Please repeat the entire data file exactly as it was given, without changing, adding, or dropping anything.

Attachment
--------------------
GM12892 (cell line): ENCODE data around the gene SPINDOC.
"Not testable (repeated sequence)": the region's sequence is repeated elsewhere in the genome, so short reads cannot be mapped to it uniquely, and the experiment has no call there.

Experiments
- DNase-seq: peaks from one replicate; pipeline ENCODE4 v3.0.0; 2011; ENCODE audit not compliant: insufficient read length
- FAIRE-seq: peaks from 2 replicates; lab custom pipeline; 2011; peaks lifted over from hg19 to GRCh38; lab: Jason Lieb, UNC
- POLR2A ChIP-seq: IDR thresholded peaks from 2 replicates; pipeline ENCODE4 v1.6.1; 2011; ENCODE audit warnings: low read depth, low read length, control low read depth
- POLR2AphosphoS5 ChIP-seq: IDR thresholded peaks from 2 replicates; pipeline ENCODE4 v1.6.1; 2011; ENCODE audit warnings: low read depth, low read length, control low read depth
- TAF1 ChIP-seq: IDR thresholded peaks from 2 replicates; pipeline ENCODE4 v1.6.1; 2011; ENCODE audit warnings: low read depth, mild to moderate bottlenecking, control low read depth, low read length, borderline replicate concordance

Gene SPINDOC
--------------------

GM12892 (cell line): ENCODE data around the gene SPINDOC.
"Not testable (repeated sequence)": the region's sequence is repeated elsewhere in the genome, so short reads cannot be mapped to it uniquely, and the experiment has no call there.

Experiments
- DNase-seq: peaks from one replicate; pipeline ENCODE4 v3.0.0; 2011; ENCODE audit not compliant: insufficient read length
- FAIRE-seq: peaks from 2 replicates; lab custom pipeline; 2011; peaks lifted over from hg19 to GRCh38; lab: Jason Lieb, UNC
- POLR2A ChIP-seq: IDR thresholded peaks from 2 replicates; pipeline ENCODE4 v1.6.1; 2011; ENCODE audit warnings: low read depth, low read length, control low read depth
- POLR2AphosphoS5 ChIP-seq: IDR thresholded peaks from 2 replicates; pipeline ENCODE4 v1.6.1; 2011; ENCODE audit warnings: low read depth, low read length, control low read depth
- TAF1 ChIP-seq: IDR thresholded peaks from 2 replicates; pipeline ENCODE4 v1.6.1; 2011; ENCODE audit warnings: low read depth, mild to moderate bottlenecking, control low read depth, low read length, borderline replicate concordance

Gene SPINDOC